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The 5 Best Reissued Games Of 2017

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Given the multitude of fantastic games that come out every year, we often miss out on a wealth of experiences, whether because they were on a console we didn't have or because they were simply not on our radar. 2017 was packed with re-releases, remasters, and remakes of top-quality games from the recent to far past. The best of the bunch provided not only an opportunity for both veterans and newcomers to jump into an iconic game, but went above and beyond expectations by offering an embarrassment of new content. In no particular order, here are our picks for the best reissued games of 2017.

Mario Kart 8 Deluxe

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Thanks to a series of substantial updates, Mario Kart 8 Deluxe is the definitive version of Mario Kart to get. It plays beautifully on Switch in both handheld and docked mode, and its core racing is as exciting as ever. And, most notably, it revamps the original's lackluster Battle Mode, rounding out an already great racing game.

In the original version of Mario Kart 8, the balloon-popping Battle Mode repurposed tracks designed for regular racing. All of those tracks have been replaced in Deluxe, and the new Battle maps have choke points great for face-offs, built around central areas where you can mercilessly toss items at your friends.

But even if you’re not a big Battle Mode fan, the racing in Deluxe is enhanced by small updates. The ability to carry two items at once is back from Double Dash, adding another layer of things to worry about on the track, and the Joy-Cons’ HD rumble gives a stronger sense of acceleration from boosts. Your driving ability matters more in Mario Kart 8 than in previous Mario Kart games, and racing in Deluxe is as enjoyable and rewarding for skilled players as it was originally.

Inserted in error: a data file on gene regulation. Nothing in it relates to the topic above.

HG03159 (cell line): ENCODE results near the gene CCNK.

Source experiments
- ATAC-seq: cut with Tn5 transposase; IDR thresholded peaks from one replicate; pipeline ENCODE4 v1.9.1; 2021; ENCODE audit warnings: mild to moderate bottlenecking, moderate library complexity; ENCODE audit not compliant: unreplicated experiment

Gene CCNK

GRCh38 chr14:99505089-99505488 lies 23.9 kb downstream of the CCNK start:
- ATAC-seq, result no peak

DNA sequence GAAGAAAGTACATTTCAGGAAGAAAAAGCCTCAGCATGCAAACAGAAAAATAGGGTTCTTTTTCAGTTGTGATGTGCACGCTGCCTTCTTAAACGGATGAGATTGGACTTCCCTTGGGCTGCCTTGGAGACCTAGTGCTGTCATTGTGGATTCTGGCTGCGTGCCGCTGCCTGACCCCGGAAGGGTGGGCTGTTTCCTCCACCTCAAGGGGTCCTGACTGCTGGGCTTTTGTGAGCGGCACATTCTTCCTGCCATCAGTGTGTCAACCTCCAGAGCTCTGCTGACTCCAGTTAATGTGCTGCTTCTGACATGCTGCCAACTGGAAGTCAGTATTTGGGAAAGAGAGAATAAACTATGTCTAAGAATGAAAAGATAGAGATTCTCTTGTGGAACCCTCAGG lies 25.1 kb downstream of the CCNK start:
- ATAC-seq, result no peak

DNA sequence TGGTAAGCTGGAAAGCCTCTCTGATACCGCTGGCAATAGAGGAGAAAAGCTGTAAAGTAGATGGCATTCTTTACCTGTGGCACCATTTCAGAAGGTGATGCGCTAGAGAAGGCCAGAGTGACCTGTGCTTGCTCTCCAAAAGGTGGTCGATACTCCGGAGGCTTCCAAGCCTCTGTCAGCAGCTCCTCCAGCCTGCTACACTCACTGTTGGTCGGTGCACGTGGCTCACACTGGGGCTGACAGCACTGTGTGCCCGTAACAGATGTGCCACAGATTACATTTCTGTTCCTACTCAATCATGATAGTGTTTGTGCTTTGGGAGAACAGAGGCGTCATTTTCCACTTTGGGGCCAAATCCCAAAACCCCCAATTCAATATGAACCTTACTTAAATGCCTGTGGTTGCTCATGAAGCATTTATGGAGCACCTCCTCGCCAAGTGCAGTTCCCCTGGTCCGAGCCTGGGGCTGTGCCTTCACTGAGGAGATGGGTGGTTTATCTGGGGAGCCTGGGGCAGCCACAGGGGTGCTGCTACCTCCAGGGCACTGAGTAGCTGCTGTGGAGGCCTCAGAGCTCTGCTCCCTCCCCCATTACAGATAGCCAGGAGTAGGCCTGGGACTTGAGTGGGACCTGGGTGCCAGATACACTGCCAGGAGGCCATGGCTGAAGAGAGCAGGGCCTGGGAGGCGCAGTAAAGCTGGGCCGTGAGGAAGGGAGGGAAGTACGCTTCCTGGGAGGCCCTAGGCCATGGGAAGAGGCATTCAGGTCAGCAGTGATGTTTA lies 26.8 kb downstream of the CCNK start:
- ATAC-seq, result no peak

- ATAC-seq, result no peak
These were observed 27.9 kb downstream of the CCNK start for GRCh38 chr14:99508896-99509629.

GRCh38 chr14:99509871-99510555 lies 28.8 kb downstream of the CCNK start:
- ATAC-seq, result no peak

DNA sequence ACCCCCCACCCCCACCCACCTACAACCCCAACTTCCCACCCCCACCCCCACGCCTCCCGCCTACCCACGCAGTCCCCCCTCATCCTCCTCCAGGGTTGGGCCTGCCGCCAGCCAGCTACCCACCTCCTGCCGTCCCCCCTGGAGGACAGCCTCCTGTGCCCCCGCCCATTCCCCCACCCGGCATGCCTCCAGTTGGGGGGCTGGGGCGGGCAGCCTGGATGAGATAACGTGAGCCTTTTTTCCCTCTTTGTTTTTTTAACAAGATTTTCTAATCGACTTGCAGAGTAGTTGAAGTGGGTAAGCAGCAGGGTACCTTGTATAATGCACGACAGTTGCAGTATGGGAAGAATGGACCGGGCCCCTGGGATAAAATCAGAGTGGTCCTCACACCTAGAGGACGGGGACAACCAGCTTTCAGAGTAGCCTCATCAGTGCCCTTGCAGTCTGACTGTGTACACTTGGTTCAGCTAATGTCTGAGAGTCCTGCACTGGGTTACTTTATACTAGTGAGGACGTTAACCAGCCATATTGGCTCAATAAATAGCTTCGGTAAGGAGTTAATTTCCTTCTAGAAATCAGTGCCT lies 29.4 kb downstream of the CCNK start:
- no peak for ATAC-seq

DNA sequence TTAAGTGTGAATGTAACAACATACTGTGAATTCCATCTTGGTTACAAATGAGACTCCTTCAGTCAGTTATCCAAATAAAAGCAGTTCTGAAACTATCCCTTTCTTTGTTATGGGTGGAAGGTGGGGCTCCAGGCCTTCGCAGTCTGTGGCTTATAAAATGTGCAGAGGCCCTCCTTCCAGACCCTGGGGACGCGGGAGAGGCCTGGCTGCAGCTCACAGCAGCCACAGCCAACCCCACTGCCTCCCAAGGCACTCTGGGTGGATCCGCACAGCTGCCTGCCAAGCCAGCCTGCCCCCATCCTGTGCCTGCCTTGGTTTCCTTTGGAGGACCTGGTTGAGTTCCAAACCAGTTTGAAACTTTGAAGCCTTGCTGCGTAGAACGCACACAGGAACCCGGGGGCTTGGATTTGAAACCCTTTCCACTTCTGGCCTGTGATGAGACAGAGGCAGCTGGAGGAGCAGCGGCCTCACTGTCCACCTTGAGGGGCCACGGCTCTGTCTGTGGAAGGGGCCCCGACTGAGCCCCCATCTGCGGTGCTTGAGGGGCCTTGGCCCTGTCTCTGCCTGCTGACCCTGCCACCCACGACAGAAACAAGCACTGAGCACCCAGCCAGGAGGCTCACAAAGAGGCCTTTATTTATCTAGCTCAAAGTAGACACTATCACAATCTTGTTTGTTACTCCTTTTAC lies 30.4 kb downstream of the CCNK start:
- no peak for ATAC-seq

Final Fantasy XII: The Zodiac Age

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The best mainline Final Fantasy games are the ones that distinguish themselves as epic RPGs that can be appreciated on their own, apart from other installments in the series. Final Fantasy XII ranks high because of this distinction. Set in the Ivalice universe, it builds off the medieval European aesthetics and worlds previously conceived in Final Fantasy Tactics and Vagrant Story, with new desert settings that add a complementary Middle Eastern flair.

Final Fantasy XII: The Zodiac Age not only represents some of the best aspects of Ivalice, it also underscores the timelessness of the game's groundbreaking Gambit battle system. Its semi-automated design gives the impression that it takes away control from you; the reality is the complete opposite. By giving each character up to 12 if/then behaviors, you can tailor an active party into an efficient and organized trio. You feel a sense of accomplishment, because you know it was due to your efficient strategies and battle orders.

Along with remastered visuals, The Zodiac Age has all the key aspects from the International Zodiac Job System edition of FFXII, previously an Asia-only exclusive. The Trials mode is a challenging test of strength and wits. Yet this 100-level enemy rush is only a minor perk when compared the reissue's two standout features: The 2x/4x fast-forward is incredibly well-suited to the fluidity of the Gambit System, cutting what is normally a 100-hour playthrough by half, without dampening the overall experience. And the overhauled Job System affords you more specialized skill paths for your rebellious party of six. While this class customization change comes at the expense of the more expansive license board from the original game, being able to mold Ashe, Vaan, and the rest of their gang into a diverse squad of experts in various fields creates a greater sense of ownership.

Mario + Luigi Superstar Saga + Bowser's Minions